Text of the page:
SCOTTISH author Alexander McCall Smith came face to face with his past, and it was a very familiar face greeting him, when he visited Hauora Hokianga's Rawene Hospital.
McCall Smith visited the hospital last week and one of the portraits that greeted him was that of his grandfather, Dr George McCall Smith, who was in practice in Rawene from 1914 and helped set up Rawene Hospital -- and there was an uncanny resemblance between portrait and author.
McCall Smith, and his wife Dr Elizabeth McCall Smith, who had previously visited Hokianga in 1976 when working as a junior doctor in Auckland, were welcomed with a powhiri at Pou Kara Ariki Marae, Hauora Hokianga medical director Clare Ward said. "We were delighted to welcome Alexander, whose father was part of the family who remained in Scotland when his grandfather, Dr George McCall Smith, left for New Zealand. It was a wonderful opportunity to share with him the achievements of his grandfather, and the high esteem with which he is remembered in Hokianga," Ms Ward said.
His grandfather arrived in the Hokianga in 1914 and attempted to set up in practice. However, Dr Smith quickly found that transportation was a problem, and he was unhappy with the state of Hokianga Hospital so set about organising a new facility, which opened in 1928, hailed far and wide as the most modern hospital concept in the country at the time.
Dr Smith was also responsible for setting up the Hokianga Special Medical Area in 1941. Cost savings were always part of this system -- in 1955 the whole of the Hokianga scheme (including medical, nursing and pharmaceutical benefits) was costing about 25 shillings a head, while elsewhere in the country pharmaceutical benefits alone were costing over 30 shillings a head. It was this scheme set up by Dr Smith which is the base of Hauora Hokianga today, and seven decades later it still functions along the same lines.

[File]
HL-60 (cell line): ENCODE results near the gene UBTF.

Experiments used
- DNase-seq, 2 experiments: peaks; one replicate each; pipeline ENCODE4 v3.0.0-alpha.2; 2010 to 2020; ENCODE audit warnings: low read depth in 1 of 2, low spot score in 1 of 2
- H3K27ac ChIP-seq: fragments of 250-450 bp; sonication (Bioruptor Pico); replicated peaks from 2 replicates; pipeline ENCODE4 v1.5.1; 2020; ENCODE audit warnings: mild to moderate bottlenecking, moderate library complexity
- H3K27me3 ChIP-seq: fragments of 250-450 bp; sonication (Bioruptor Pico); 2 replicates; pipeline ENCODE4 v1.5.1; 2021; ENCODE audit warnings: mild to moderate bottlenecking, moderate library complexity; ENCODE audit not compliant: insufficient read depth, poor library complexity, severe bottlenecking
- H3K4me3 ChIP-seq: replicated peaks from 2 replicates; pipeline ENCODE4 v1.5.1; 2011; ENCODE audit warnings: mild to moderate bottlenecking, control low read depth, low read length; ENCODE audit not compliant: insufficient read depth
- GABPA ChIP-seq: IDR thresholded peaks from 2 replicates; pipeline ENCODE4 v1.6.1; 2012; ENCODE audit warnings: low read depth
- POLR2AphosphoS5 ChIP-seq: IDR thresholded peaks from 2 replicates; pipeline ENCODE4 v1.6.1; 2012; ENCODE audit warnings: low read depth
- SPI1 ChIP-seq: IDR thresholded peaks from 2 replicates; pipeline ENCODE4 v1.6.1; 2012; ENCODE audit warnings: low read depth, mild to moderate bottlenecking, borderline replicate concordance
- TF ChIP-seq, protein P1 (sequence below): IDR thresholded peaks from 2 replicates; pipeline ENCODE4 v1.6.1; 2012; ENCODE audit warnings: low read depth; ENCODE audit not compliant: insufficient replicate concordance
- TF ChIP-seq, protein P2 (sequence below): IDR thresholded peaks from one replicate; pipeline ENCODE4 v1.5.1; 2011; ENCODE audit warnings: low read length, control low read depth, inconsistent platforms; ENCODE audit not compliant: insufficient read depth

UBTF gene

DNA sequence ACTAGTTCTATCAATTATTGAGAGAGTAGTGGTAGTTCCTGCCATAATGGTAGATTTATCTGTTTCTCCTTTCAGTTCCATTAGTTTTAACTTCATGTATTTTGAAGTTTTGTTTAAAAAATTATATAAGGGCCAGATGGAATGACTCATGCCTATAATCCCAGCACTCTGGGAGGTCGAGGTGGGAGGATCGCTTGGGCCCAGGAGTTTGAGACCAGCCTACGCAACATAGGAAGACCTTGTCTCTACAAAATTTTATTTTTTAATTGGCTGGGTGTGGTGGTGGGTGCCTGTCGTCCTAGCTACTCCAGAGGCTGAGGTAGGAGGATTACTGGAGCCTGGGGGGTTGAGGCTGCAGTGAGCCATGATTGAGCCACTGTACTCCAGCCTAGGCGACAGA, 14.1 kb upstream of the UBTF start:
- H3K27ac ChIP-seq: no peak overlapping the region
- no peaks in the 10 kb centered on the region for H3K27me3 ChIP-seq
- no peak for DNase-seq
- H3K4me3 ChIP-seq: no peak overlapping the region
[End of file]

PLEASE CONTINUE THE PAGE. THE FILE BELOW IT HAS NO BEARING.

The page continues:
"The arrival of Dr Smith was described as a 'minor bombshell' to strike Hokianga, and in the 34 years that he lived and worked here he became something of a legend. Our integrated model of care evolved from his special medical area and we are indebted to his vision and thinking which are just as relevant today as they were then," Ms Ward said.
The powhiri for McCall Smith was a chance for some of the older people to recall their memories of Dr Smith's time.
Nanette Smith (no relation) had her two babies at Rawene Hospital with Dr Smith, while Hoddie Wright recalled her time working as a nurse aide at the hospital, and Stan Bawden recalled Dr Smith's dedication to his patients and varied medical skills. This was McCall Smith's first visit to Hokianga and the hospital, and he found it a moving experience and felt honoured to be received in traditional Hokianga style at Pou Kara Ariki Marae, and to gain a sense of the beauty and spirit of the surroundings, as well as the measure of his grandfather's legacy to the people of Hokianga. McCall Smith travels extensively in his work as an author, and is in New Zealand for the Auckland International Writers and Readers Festival where he spoke as one of the world's most successful contemporary authors. His works include the hugely popular No1 Ladies' Detective Agency series, the 44 Scotland Street novels, the Sunday Philosophy Club series and the new Corduroy Mansions novels. McCall Smith is described as hilarious, engaging and entertaining, and "a deft observer of the human condition".
McCall Smith is also the author of collections of short stories, academic works, and more than 30 books for children. He has received numerous awards for his writing, including the British Book Awards Author of the Year Award in 2004 and a CBE for service to literature in 2007. He holds honorary doctorates from nine universities in Europe and North America.